Once your Rescued Dog is Home

Once your Rescued Dog is Home….

Congratulations on adopting your pet!

 The following tips are crucial to setting the stage for a happy ever after for both you and your new dog.

 We ask that you initial and date both pages of this checklist, so we can ensure that Tara’s House has conveyed and each new adopter understands the commitment required when adopting a rescued dog.

1.  Patience.  Patience is crucial.  Your new dog does not know where he is, who you are, whether he will be fed, be let out to relieve himself or even be safe.  Please give him plenty of time to acclimate and learn.  Don’t rush him to interact with you, family members, neighbors, friends or yours or other dogs and cats.

2.  It will take your rescued dog an average of 7 days to simply decompress and begin to relax.
It will take your new dog an average of 4-6 weeks to start to learn your routine.  You will need to teach him your routine – you cannot assume he knows it.  The best way for him to learn is through repetition and consistency:  feed him, let him out or take him for walks at the same time each day, praising him when he does what you ask.

3.  If your new dog is child-friendly, introduce the new dog to immediate family children slowly.  Never force the interaction or allow the dog to be cornered to or have too much stimulation and feel overwhelmed.  Remember your home and your environment is all new to your dog.  Just as the dog needs to be taught to be respectful with children, children need to be taught to be gentle and respectful of the dog.

4.  Take the time to introduce your new dog to family dogs slowly. Keep the rescued dog separate from existing house dogs for at least a week (if not two – see the “2 week shut down” attachment we provided to you, attached to your approval email) so he can decompress and begin to form a bond with you.  Then introduce slowly. You want the new dog to transition into the pack without incident. Sometimes you can just tell that all dogs are fine with each other right away but always monitor the interaction just in case.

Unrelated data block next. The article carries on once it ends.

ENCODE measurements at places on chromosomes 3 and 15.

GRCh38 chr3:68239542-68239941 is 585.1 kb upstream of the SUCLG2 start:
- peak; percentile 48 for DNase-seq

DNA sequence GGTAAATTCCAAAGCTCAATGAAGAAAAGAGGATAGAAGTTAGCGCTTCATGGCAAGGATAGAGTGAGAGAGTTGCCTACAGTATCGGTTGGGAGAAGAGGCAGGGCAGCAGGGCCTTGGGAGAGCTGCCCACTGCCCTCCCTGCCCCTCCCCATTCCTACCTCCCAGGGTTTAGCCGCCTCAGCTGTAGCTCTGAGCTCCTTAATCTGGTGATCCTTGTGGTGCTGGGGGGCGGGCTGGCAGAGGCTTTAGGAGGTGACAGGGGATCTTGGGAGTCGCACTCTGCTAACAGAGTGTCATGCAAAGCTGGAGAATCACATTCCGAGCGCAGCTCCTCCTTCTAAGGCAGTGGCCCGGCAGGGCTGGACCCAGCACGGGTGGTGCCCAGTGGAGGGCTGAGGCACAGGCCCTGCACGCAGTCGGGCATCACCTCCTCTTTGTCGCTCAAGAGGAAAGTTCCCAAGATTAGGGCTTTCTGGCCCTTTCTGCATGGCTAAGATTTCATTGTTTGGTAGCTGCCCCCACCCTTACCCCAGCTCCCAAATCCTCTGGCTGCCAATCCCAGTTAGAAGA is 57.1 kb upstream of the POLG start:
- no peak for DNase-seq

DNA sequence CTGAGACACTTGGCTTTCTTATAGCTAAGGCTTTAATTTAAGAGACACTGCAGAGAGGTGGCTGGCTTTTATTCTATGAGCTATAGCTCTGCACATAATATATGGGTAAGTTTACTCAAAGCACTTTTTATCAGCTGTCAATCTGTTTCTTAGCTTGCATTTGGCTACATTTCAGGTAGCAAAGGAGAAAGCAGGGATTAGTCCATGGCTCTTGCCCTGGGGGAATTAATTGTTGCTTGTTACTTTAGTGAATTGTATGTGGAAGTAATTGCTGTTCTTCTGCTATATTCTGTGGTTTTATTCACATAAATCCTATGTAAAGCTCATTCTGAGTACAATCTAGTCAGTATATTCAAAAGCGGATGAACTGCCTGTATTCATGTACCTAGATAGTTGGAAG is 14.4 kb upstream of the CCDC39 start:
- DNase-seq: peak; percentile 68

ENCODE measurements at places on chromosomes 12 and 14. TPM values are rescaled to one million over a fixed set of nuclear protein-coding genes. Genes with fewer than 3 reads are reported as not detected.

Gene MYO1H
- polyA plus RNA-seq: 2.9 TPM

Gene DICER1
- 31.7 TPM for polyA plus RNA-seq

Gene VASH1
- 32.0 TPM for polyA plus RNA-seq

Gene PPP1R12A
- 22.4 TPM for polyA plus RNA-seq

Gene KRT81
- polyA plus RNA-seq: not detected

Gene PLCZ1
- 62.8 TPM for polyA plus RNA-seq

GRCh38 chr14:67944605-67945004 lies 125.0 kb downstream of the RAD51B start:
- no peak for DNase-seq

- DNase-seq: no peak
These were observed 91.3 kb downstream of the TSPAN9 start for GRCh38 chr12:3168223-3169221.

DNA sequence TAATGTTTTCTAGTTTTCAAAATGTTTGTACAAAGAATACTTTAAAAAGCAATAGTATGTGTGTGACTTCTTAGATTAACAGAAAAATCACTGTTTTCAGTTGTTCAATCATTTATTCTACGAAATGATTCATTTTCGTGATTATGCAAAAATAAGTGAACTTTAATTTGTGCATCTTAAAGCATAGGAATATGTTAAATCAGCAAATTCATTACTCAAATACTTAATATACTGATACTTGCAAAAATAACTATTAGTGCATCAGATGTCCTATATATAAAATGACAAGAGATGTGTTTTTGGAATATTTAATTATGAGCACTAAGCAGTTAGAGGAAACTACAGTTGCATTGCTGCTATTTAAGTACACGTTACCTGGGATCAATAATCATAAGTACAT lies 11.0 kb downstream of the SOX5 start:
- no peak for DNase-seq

5.  If your new dog is cat friendly, let your new dog decompress for at least a week by himself then slowly…oh so slowly integrate the animals together. Never force the introduction and always allow the cat a way to escape from the interaction with the dog.

6.  While your dog may have been housebroken in the foster home, this may not be the case in a new home.  Be patient.  Teach the dog where to eliminate. He can’t be expected to know where to go and what to do in a new environment unless he is taught and he learns by repetition, consistency and praise when he goes in the right place.

7.   Remember that you made the decision care for this dog and make him a member of your family.  We cannot stress how important patience is during the first few months with a rescued dog.

The beauty of a rescued dog is watching his personality emerge as he trusts, gains confidence and feels safe.

If you need assistance during the acclimation period or with introductions to children, dogs and cats, or if certain behavior issues have surfaced at any time, seek a professional to help you. Let us know.  Tara’s House can recommend behavior consultants and trainers in your area, and many will offer a rescue discount for their services.